Today my journals include one from Paper for Fountain Pens with Tomoe River Paper, Staples Arc, a new Muji notebook and a (Midori) Traveler’s Notebook, most often a #013.

Any of these tools can prompt me to journal. Four pens, inks and journals would seem like enough variety for an inkophile. Or maybe not. The Stillman & Birn Epsilon, Stipula Verde Muschiato, and the lovely, lovely Platinum #3776 music nib are ready to go. Oh, look at that. Ku-jaku just waved at me with a charming, beauty-queen-riding-in-a-parade gesture. So much for my minimalist rotation. Is this a hopeless addiction or what!

 

h1

That Platinum Music Nib Gets Noodled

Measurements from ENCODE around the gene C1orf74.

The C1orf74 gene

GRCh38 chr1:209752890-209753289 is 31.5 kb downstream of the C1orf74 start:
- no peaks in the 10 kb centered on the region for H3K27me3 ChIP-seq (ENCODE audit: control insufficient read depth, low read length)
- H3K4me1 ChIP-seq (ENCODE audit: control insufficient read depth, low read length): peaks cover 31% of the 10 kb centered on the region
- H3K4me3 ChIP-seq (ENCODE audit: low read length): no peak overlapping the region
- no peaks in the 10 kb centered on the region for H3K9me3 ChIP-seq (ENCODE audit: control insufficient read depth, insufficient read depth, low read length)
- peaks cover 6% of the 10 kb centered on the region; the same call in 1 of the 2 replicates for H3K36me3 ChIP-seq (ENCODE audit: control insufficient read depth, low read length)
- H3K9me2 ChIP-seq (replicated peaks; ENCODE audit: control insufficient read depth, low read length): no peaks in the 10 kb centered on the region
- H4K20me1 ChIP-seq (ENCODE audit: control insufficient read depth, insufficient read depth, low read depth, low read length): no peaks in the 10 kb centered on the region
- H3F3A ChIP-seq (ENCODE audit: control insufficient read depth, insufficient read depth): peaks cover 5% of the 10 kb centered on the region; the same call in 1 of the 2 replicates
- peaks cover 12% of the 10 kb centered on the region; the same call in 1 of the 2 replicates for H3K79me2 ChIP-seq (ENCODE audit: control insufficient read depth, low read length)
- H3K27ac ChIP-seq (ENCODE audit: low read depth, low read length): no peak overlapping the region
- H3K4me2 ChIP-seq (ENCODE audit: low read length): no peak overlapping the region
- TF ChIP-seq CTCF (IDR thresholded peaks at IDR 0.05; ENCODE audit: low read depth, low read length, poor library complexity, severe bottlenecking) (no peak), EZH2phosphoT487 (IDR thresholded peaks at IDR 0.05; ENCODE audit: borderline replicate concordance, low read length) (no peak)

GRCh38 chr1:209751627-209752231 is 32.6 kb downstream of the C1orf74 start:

10/27/2016

Sometimes I wonder why we use any pen and ink save the ones that make us the most happy. This duo is not only a joy to use, but the Platinum #3776 music nib has special memories as a gift from Dick Egolf of Luxury Brands. Noodler’s Kiowa Pecan was a lucky acquisition years earlier when I was looking for a saturated and shading brown ink. Kiowa Pecan ended my search. Years later, the duo remains a favorite at the Inkophile digs…

h1

Ink Links Plus Flower And Bird Photos

04/03/2016

Totally on topic this week…

Outside my kitchen window, a late blooming camellia is attracting a lot of attention especially from the hummingbirds who nest in my yard every year. The hummers were reluctant to pose hence the old photos, but the flowers were less flighty if a bit bouncy riding on the March winds.

h1

The Need To Ink

11/23/2015

If we can only wield one fountain pen at a time, why do we ink so many? Variety in pen style and nib shape might justify a few, but not the huge number some of us wind up with despite the best of intentions. Is ink the true seductress?